Thursday, 28 July 2011

Agbeyegbe at 76: Theatre community pays tribute

  By Anote Ajeluorou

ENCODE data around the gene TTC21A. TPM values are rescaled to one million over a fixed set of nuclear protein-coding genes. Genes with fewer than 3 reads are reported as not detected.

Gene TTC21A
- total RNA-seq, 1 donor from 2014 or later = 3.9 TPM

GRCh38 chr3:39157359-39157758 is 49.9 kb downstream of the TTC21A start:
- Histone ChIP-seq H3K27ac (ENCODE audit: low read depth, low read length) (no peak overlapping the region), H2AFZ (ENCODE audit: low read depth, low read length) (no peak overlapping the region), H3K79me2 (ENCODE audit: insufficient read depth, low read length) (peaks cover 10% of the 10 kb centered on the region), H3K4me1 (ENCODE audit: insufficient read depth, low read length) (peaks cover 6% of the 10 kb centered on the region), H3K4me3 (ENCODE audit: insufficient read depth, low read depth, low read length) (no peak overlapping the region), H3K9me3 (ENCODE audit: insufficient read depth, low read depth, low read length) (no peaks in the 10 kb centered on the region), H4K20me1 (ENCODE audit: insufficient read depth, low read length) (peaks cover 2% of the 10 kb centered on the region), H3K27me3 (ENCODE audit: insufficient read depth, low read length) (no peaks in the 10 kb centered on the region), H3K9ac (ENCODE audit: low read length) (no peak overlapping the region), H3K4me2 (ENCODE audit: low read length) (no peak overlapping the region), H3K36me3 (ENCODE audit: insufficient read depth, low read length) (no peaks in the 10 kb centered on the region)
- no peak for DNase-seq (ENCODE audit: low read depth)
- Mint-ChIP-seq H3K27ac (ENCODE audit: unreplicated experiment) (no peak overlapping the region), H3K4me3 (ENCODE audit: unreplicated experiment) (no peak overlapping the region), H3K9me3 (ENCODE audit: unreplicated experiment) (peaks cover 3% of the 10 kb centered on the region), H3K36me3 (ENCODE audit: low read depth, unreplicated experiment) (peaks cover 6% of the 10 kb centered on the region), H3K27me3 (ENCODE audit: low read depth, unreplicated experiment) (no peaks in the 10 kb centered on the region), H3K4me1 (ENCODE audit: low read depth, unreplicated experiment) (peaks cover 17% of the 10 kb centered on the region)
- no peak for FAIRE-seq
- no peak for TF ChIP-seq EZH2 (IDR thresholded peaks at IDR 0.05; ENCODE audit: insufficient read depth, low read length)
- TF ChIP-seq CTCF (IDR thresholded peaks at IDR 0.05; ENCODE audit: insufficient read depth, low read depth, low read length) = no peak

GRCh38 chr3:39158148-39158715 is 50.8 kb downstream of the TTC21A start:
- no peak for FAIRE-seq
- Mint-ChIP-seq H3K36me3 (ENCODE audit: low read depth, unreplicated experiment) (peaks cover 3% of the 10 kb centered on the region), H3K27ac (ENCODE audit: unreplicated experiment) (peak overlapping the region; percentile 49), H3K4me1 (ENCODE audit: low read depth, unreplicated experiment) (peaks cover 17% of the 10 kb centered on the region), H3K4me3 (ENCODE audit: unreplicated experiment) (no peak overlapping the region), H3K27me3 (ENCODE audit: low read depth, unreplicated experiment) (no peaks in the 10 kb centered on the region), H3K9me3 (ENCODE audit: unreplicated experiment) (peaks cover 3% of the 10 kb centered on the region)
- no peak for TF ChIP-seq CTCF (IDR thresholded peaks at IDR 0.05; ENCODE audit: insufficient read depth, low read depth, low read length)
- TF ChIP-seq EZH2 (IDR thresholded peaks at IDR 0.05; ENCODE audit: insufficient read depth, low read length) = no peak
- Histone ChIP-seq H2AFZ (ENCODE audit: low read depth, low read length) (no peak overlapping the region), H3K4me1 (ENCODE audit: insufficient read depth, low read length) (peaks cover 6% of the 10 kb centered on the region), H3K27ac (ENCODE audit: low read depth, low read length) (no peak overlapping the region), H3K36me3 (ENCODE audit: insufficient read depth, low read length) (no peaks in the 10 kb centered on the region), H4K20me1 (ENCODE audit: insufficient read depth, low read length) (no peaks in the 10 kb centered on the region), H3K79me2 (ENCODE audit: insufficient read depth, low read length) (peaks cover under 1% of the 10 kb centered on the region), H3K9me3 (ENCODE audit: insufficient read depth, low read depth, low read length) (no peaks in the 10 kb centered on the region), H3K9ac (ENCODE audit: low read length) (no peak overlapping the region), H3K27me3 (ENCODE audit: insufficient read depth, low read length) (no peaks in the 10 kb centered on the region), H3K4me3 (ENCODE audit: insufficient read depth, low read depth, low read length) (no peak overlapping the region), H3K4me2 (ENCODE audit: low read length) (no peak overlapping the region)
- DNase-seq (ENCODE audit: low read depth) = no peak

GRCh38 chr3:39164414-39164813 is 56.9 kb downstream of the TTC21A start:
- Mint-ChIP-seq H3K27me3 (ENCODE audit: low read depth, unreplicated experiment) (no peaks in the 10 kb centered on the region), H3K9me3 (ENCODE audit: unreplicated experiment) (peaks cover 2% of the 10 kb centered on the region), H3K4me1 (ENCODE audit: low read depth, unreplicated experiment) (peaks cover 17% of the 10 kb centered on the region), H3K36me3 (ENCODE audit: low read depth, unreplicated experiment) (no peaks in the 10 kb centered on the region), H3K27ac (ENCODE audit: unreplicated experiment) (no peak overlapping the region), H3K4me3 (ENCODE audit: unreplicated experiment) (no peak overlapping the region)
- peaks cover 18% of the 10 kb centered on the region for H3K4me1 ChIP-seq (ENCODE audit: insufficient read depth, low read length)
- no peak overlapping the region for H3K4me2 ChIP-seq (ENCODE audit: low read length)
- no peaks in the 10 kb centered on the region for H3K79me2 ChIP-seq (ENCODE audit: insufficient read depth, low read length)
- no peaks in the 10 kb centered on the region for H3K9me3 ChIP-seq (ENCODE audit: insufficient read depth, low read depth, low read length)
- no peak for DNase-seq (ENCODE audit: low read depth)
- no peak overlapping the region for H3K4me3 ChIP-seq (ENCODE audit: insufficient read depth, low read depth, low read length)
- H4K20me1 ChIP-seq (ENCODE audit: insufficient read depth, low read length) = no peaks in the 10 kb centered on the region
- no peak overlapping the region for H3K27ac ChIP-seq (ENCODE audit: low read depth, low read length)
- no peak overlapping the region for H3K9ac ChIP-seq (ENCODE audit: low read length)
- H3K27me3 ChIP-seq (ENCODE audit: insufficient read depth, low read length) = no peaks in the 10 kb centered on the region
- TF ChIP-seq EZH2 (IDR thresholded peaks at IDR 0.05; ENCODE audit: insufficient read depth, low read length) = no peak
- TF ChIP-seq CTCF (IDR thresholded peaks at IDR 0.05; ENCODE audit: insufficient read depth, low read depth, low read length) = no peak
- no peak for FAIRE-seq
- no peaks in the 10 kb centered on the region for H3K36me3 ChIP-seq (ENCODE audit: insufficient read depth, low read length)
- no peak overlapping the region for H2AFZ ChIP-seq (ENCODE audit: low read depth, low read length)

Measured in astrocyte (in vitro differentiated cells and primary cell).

Lawyer, poet and eminent playwright, Fred Agbeyegbe, who is fondly called Uncle Fred in theatre circles, turns 76 today, Friday, July 22. Already, theatre scholars and producers have lined up activities to honour one of the pillars of Nigerian theatre. Revered as a staunch patron of theatre, Agbeyegbe’s contributions to the theatre is legendary and many of those he touched or who watched him from the side-lines took time to pay special tribute to the man, who made an indelible mark with his Ajo Production company. Agbeyegbe will be honoured today with the Grand Living Legend of Nigerian Theatre award at Cinema II, National Theatre, Iganmu, Lagos, by the Lagos State chapter of National Association of Nigerian Theatre Arts Practitioners. He is the first to receive this award of exceptional excellence in theatre support in Nigeria. Also, a command performance of Agbeyegbe’s play BUDISO will be performed in his honour during the ceremony  Prof. Duro Oni (Dean, Faculty of Arts and lecturer, Creative Arts Department, University of Lagos)   I think he has effectively combined his law practice with the theatre and produced remarkable works in the 1980s and 1990s. The most memorable one is The King Must Dance Naked, which a woman, Clarion Chukwura played a lead role. It was very well done. Then there was BUDISO that Jide Ogungbade directed. Agbeyegbe has done very well for the theatre; he is somebody we wish to emulate. He did many cases as a lawyer. And he lived a clean life.   He wrote plays and gave theatre people opportunity to produce them and work with him. At 76, he may want to revisit some of the works and look at a possible revival of live theatre, which is on the decline now. He is a man we respect very much in the theatre. We salute him for his courage.  Rechard Mofe-Damijo -RMD (star actor in the Ajo Productions series of the plays and the Ajo Festival of plays, 1996 and culture administration)   Fred Agbeyegbe can be described as the person who gave of his substance and soul for the survival of the theatre in the ‘80s. If not for him, I would not have been able to express my talent as I did with his Ajo Production. He gave me my first major character. Thank God for keeping his life till now. One thing that happened with him was the intellectualisation of the theatre. With him, we’d look at the sociological backgrounds to the plays and discuss the plays while rehearsing them.   Uncle Agbeyegbe is an amazing man; when everybody was busy building houses, he spent whatever he had on the theatre. What I missed most was the fact that we are not able to sustain the legacy he established in the theatre. Art needs sustenance. He turned his plays into festivals, where activities took place. Royalties that used to sustain the arts no longer exists. Things have changed. It’s a pity we are not able to sustain what he left behind, his legacy in the theatre. Terra Kulture is trying its best to sustain it.   But I’m glad some replication is taking place right now, especially in a place like Delta State and some other states that have some of my colleagues as advisers on entertainment. Clarion Chukwura (star actress, who was also involved in Ajo plays)   That God for giving the thespian of my generation somebody like Fred Agbeyegbe because if we have people like Uncle Agbeyegbe, we’ll still have live theatre in this country, we’d still be staging plays everyday in this country. But he’s one theatre person; he couldn’t do it alone. For what he did, he wouldn’t be forgotten in a lifetime.   Uncle Fred was the first person, who paid me one thousand naira (N1000) for performing in his play (The King Must Dance Naked), in 1983. He is the first non-theatre person to invest in it because of his love. He is easily the first patron of the theatre in the country. He invested so much in the theatre. I wish him the best from my heart.   Of course, I do have a sense of nostalgia with him. He gave me an experience; we used to spend two to three months in hotels rehearsing, and everything was provided. He treated us like stars. When I did The King Must Dance Naked, I had just done Ali Balogun’s movie and Wole Soyinka’s Camwood on the Leaves. Both Balogun and Agbeyegbe had taken their wives to watch the command performance of Camwood on the Leaves and they liked what they saw me do.   Uncle Fred, although he didn’t make any money, he kept at it with Ajo Productions and Ajofest. He just loved the theatre. He has the feeling that the original Englishman has about the theatre.   There was an intellectual side to him as well. He wrote these plays and funded them. He was a true patron of the theatre. He is a gifted writer and he allowed the artists to do their job. He never interfered with what the director was doing with his plays. Unlike other playwrights at the time that personally directed their own plays, Uncle Fred gave you a free hand to work to your creative best. He had implicit trust in the creative community. But first, he would do his research on the director, who must understand his plays. He just wanted to see what they would come forth with in his work.   One thing I took away from his works is a sense of history, particularly of his Itsekiri people. As an actor and a student of history, I came away with a lot of knowledge about the Itsekiri and his depth of love and need to tell stories about his people.  Lara Akinsola (acted in his plays)   I think in the ‘80s, he contributed a lot to the growth of the theatre. He wrote plays and had them performed. We had Ajofest, which was his project. He wrote plays; had them performed and made a festival out of them. No one has ever done so ever since. I see him as a benefactor of the theatre industry. He is a legend in a way. He was one of the few that paid so well; he camped artists and ensured everybody was happy.   However, since his time, things have gone down in the theatre. Nevertheless, we appreciate him a lot; he was one of a few that made things happen back then. I say kudos to him. He is somebody well respected in the theatre.   I acted in all his four plays back then. I once played in The King Must Dance Naked, Woe unto Death, The Last Omen and BUDISO in 1986. I will also perform in BUDISO today, Friday to honour Uncle Fred at his 76th birthday.   Well, I wish him all the best, and long life. You know, 76 is not old enough. He came to watch the rehearsals of BUDISO; he didn’t look that old. He looked healthy.  Prof. Ahmed Yerima (Theatre scholar and administrator)   Fred Agbeyegbe’s contribution to the theatre is enormous. What he did was to show us that you don’t have to be a core theatre person to be a lover of theatre. He didn’t only participate, he gave his best. He also created jobs with his Ajo Productions company. Nigerians will not forget his plays easily: The King Must Dance Naked, Woe unto Death and BUDISO.   He is a trailblazer for people like Wole Oguntokun of Theatre@Terra; he is also a lawyer and a theatre lover. He began to define for us what a playwright-producer is in the theatre.   However, I don’t think Nigerians appreciated him much. That is very regrettable. So, I want him to first forgive us, the Nigerian society. As a journalist, he was a very angry young man. He was a very restless social commentator. In fact, he had his hands on a number of pies, but especially in the arts. Unfortunately, he has not been given the accolades he deserves. We must have frustrated him with our kind of environment, the kind Soyinka called a ‘wasted generation’.   I wish him, first that God grant him the loving grace to forgive Nigerians, who didn’t appreciate him. And for him to know that we now appreciate him, both his legal and artistic legacies.  Antar Laniyan (actor, who acted in allof Ajo Productions plays in the ‘80s)   In a few words, I’d say that he happens to be one man that gave my talent a boost when I was very young and as far back as 1983. I met him through Ben Tomoloju. Uncle Fred gave me some challenges and through him I got into the newspapers for doing a role in his plays. I will never forget him; he gave me my first break as an actor.   My generation was the one that came in contact with him; he spent his money to make many of us realise what we stood for. Some of us discovered ourselves through him, and we’re still in the profession. Others drifted into banking and other areas...  Prof. Segun Ojewuyi (Theatre scholar, South Illinois State University, U.S.)   There are definite points in Nigerian history where certain individuals came at the right moment. Uncle Fred Agbeyegbe represents one of those moments. He committed his resources to what is known as Ajofest; that was 10 years post-FESTAC, when the energy generated by FESTAC was fizzling out but still latent. He worked with Jide Ogungbade and Ben Tomoloju to bring his plays to the public.   Uncle Fred had a vision and a mission in the theatre and he committed his resources, and he had a good sense to partner with people to make the theatre come alive. We just walked into this whirlwind, where he built a new generation of individuals. He brought uncommon insight into theatre production. That is what he represents.   His contribution to the arts and cultural revival of our country is vital for the development of our country. For a man to have the vision and to commit his resources as he did was phenomenal. Mind you, others were doing their funding of theatre productions in installments by giving little amount of money here and there to different theatre groups. But he committed so much.   Apart from reviving theatre, Uncle Fred kick-started the careers of many stars in the theatre, who eventually moved over to what is known as Nollywood today. What we had before he came into the scene was largely the Nigerian Television Authority, and professional theatre practice was still hazy. But the FESTAC energy showed that professional theatre practice was possible. Agbeyegbe’s projects gave us the first viable option to what was to come in professional theatre in Nigeria.   Now, his plays were another thing. If you go back in time, you will remember that Wole Soyinka, Femi Osofisan and Ola Rotimi, who were coming from the universities, had been doing things from pre-independence time. There was a reinvention of the self after independence in the works of these professionals. But Fred was riding on the back of the era after the Nigerian Civil War in the late 1970s and early ‘80s.   So, he didn’t just commit his money, vision and time, he wrote boldly about our history. The plays gave us another vision of our history. They were topical, huge and served that purposeful mission of the theatre as tool for social re-engineering. For our society, we need corporate sponsors, committed citizens like Agbeyegbe to say and do what needs to be said and done with the instrumentality of the theatre.  Mufu Onifade (visual artist, playwright and chairman, Lagos State chapter, National Association of Nigerian Theatre Arts Practitioners of Nigeria -NANTAP)   Uncle Fred heralded the Lagos theatre scene in the ‘80s with his plays, using his Ajo Productions as a platform to generate employment for theatre practitioners of that time. With his plays and funding of a series of performances by self, his efforts led to the discovery and rediscovery of talents and new talents who later became celebrities and star actors of our time.   With about 17 plays in his kitty, most of them well performed and adopted in theatre schools in Nigeria and abroad, he is a celebrated playwright, who has used his plays for strong advocacy!